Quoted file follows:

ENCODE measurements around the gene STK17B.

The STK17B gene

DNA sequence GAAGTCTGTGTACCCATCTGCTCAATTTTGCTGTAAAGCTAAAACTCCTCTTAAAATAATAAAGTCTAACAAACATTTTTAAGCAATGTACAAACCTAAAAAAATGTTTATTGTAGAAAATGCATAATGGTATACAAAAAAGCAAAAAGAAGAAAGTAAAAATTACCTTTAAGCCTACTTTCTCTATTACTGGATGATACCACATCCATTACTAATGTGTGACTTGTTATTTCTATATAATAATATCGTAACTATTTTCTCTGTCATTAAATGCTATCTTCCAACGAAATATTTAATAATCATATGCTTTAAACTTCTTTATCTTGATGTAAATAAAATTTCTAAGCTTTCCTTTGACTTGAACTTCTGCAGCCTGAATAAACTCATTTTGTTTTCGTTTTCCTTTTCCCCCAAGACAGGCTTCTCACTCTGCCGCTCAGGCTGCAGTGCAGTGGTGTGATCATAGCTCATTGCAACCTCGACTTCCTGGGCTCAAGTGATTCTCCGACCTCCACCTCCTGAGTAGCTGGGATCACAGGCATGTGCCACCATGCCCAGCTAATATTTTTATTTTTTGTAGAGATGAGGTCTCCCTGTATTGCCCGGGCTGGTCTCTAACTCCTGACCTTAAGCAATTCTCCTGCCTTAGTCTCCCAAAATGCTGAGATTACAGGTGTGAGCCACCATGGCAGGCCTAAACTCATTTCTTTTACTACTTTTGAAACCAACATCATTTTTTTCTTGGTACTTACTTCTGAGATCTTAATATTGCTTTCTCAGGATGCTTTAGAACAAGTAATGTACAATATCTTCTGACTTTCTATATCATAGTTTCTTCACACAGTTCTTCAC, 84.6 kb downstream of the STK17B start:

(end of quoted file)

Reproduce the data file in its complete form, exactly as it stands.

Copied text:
ENCODE measurements around the gene STK17B.

The STK17B gene

DNA sequence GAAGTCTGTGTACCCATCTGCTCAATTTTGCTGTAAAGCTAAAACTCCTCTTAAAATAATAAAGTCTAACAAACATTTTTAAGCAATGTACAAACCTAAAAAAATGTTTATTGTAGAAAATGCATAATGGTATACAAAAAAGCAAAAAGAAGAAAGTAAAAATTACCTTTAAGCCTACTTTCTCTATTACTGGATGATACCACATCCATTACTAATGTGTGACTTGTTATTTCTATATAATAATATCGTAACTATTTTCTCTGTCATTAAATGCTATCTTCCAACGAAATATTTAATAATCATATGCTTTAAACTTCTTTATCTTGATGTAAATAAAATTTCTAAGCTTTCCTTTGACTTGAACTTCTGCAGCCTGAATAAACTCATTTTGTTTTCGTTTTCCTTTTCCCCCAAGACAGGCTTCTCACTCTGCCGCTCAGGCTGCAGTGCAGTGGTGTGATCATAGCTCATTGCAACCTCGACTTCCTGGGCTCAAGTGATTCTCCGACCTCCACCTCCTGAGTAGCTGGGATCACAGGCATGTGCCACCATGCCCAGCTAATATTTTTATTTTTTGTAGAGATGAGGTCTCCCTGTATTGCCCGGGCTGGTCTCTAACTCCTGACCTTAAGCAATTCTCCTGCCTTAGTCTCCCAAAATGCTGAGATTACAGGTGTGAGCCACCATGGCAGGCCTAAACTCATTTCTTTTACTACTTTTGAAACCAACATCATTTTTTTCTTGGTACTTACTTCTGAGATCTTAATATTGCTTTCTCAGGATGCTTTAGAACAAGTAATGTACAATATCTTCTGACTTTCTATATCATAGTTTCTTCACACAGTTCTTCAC, 84.6 kb downstream of the STK17B start: